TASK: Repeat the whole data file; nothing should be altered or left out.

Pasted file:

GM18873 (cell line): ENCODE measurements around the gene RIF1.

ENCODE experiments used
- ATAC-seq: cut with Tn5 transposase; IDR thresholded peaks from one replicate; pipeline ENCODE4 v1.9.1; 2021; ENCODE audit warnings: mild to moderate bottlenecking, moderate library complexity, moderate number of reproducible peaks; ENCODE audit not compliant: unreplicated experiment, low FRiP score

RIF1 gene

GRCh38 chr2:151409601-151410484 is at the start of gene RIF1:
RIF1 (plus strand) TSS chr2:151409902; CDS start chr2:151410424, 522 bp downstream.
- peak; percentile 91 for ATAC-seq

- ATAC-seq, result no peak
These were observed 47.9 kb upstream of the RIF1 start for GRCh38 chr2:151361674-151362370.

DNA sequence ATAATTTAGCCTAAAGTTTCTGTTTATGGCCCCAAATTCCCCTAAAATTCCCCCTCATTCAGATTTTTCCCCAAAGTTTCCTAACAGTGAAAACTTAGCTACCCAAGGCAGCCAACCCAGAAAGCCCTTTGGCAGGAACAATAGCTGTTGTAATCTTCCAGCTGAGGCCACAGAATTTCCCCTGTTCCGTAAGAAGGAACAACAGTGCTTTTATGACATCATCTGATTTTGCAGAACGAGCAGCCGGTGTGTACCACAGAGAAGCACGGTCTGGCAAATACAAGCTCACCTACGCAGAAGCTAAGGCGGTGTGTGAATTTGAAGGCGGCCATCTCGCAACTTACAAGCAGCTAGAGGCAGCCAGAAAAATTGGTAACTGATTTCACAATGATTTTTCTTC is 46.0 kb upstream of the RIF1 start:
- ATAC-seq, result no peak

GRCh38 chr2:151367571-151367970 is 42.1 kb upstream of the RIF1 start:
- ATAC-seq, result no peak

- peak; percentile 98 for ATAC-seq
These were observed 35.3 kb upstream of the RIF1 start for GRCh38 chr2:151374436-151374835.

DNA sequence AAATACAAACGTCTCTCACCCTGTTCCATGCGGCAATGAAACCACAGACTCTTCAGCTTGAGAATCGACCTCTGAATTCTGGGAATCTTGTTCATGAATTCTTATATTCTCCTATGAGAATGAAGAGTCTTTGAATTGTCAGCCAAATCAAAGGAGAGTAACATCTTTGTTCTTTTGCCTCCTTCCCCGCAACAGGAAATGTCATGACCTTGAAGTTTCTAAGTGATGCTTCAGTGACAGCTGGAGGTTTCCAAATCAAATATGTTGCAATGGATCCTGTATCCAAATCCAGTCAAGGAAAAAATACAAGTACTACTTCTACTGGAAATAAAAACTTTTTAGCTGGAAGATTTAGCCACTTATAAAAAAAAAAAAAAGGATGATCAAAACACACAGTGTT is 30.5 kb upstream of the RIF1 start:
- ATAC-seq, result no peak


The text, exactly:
GM18873 (cell line): ENCODE measurements around the gene RIF1.

ENCODE experiments used
- ATAC-seq: cut with Tn5 transposase; IDR thresholded peaks from one replicate; pipeline ENCODE4 v1.9.1; 2021; ENCODE audit warnings: mild to moderate bottlenecking, moderate library complexity, moderate number of reproducible peaks; ENCODE audit not compliant: unreplicated experiment, low FRiP score

RIF1 gene

GRCh38 chr2:151409601-151410484 is at the start of gene RIF1:
RIF1 (plus strand) TSS chr2:151409902; CDS start chr2:151410424, 522 bp downstream.
- peak; percentile 91 for ATAC-seq

- ATAC-seq, result no peak
These were observed 47.9 kb upstream of the RIF1 start for GRCh38 chr2:151361674-151362370.

DNA sequence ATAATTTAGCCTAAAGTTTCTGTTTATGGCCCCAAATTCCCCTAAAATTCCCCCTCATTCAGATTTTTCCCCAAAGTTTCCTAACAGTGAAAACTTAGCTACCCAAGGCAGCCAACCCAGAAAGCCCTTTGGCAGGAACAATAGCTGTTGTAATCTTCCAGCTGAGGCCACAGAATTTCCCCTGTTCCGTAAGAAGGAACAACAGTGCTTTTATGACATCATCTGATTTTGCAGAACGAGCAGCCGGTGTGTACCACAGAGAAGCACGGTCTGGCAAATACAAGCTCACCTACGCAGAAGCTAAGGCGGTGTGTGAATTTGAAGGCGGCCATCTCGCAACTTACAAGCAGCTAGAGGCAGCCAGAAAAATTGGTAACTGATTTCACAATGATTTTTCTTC is 46.0 kb upstream of the RIF1 start:
- ATAC-seq, result no peak

GRCh38 chr2:151367571-151367970 is 42.1 kb upstream of the RIF1 start:
- ATAC-seq, result no peak

- peak; percentile 98 for ATAC-seq
These were observed 35.3 kb upstream of the RIF1 start for GRCh38 chr2:151374436-151374835.

DNA sequence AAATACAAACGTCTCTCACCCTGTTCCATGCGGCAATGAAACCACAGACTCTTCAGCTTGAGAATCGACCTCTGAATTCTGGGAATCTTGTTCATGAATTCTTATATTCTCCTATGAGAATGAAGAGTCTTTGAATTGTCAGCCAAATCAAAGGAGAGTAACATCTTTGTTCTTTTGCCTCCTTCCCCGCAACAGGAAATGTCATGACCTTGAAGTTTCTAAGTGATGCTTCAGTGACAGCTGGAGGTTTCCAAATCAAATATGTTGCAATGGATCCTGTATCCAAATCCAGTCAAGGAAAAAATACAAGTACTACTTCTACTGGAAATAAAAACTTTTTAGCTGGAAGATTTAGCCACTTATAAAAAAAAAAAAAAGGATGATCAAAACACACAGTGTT is 30.5 kb upstream of the RIF1 start:
- ATAC-seq, result no peak